Today marks what would be the 119th birthday of the master wordsmith, and Nobel Prize-winner, Ernest Hemingway. I am a longtime devotee of the man who asked his friends to call him “Papa,” though he has fallen distressingly out of favor in recent years. Perhaps it’s a byproduct of the general decay of reading culture in the United States, or perhaps it’s what appears to be a lessening emphasis on foundational literature in the nation’s schools, but it is a tragedy whichever the cause.
Whatever you happen to be reading right now, I’d like to invite you to pick up something by Hemingway when it’s time to read something new. Whether you’ve read his work before, or not, it’s likely you’ll discover something worthwhile in his words. Though I have read and reread Hemingway‘s writing many times over the decades, I still learn something every time I return to him.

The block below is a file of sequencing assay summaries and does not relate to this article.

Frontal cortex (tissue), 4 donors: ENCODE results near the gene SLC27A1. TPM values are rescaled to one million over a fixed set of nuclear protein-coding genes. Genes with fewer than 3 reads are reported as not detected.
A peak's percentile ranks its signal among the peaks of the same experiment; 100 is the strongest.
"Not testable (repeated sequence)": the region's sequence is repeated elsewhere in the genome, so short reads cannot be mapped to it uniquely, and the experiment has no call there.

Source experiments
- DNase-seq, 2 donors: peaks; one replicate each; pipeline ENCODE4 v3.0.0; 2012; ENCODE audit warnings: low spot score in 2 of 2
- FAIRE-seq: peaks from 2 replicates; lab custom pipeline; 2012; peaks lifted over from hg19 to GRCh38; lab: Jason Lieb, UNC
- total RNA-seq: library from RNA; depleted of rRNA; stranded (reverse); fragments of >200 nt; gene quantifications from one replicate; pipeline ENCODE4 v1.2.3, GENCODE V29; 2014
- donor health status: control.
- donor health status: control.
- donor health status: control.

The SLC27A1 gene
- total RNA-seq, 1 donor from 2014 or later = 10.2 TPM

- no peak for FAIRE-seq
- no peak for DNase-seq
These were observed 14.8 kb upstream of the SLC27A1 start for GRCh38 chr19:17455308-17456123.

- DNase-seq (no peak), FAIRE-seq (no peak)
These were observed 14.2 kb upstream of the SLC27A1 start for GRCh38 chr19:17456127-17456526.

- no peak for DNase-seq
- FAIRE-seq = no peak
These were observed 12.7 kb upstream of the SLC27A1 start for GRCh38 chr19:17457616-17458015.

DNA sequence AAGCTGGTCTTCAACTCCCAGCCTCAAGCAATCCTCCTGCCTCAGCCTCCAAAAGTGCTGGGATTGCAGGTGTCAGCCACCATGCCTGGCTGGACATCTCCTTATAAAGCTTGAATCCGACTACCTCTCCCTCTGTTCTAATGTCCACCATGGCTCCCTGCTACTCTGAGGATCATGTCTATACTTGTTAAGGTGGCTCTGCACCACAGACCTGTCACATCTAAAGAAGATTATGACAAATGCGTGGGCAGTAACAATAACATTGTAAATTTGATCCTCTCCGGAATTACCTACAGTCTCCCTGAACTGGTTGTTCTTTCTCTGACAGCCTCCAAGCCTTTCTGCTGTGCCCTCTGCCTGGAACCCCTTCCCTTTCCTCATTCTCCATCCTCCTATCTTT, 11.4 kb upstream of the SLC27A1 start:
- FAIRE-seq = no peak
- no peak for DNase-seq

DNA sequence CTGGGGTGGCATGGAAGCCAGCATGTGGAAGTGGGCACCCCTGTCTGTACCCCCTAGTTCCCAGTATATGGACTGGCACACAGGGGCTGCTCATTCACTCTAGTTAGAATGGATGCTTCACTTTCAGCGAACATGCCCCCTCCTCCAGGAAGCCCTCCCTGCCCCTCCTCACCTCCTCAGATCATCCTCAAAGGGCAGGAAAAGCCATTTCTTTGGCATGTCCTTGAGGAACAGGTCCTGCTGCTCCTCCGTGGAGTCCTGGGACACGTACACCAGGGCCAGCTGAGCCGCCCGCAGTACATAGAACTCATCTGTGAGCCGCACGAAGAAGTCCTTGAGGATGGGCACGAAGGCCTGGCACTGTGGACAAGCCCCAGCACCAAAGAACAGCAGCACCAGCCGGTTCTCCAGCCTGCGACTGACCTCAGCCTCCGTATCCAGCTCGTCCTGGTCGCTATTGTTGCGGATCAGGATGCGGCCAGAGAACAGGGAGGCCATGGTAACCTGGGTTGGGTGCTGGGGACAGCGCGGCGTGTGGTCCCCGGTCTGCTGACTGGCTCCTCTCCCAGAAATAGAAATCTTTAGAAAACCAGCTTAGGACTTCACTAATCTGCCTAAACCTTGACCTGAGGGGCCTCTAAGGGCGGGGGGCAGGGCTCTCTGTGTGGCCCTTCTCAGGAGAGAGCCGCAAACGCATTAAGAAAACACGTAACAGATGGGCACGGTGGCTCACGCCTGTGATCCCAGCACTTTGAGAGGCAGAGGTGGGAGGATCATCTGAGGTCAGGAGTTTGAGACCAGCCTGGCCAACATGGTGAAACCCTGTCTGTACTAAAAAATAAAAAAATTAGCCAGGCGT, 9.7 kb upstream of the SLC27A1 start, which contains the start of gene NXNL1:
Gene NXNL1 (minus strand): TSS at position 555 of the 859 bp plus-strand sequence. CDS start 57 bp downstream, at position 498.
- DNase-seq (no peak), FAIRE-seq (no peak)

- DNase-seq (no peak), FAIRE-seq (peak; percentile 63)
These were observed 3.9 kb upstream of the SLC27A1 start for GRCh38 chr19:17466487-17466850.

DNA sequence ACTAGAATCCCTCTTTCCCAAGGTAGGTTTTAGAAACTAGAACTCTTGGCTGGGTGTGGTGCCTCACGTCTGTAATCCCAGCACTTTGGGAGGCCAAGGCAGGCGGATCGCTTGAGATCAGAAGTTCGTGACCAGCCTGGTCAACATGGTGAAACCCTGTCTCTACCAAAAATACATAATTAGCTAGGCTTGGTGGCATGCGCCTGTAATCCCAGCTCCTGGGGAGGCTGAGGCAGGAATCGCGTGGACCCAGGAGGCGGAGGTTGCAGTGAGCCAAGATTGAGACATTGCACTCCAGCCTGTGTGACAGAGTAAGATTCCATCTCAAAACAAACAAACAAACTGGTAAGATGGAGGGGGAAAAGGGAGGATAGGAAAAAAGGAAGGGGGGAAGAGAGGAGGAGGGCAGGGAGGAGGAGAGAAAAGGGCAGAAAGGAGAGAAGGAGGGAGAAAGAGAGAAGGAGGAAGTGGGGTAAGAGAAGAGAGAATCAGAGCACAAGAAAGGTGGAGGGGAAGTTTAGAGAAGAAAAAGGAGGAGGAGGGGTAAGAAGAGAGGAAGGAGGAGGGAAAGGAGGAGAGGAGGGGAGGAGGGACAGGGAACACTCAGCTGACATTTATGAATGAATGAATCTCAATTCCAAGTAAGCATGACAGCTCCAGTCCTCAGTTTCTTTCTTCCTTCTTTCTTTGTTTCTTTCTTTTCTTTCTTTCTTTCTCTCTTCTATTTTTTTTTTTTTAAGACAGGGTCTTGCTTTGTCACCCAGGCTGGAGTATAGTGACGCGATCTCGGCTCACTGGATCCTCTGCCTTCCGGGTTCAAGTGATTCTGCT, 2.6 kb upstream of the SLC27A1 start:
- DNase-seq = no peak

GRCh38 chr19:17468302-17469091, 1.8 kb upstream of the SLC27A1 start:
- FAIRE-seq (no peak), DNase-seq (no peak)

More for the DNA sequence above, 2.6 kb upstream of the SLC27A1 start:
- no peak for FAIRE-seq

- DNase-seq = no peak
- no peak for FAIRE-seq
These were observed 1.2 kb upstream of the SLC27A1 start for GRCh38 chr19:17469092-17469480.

I will leave you with the opening sentences of Hemingway’s most familiar classic, A Farewell to Arms (link). I think you’ll find it enough to draw you into the larger work.
In the late summer of that year we lived in a house in a village that looked across the river and the plain to the mountains. In the bed of the river there were pebbles and boulders, dry and white in the sun, and the water was clear and swiftly moving and blue in the channels. Troops went by the house and down the road and the dust they raised powdered the leaves of the trees. The trunks of the trees too were dusty and the leaves fell early that year and we saw the troops marching along the road and the dust rising and leaves, stirred by the breeze, falling and the soldiers marching and afterward the road bare and white except for the leaves.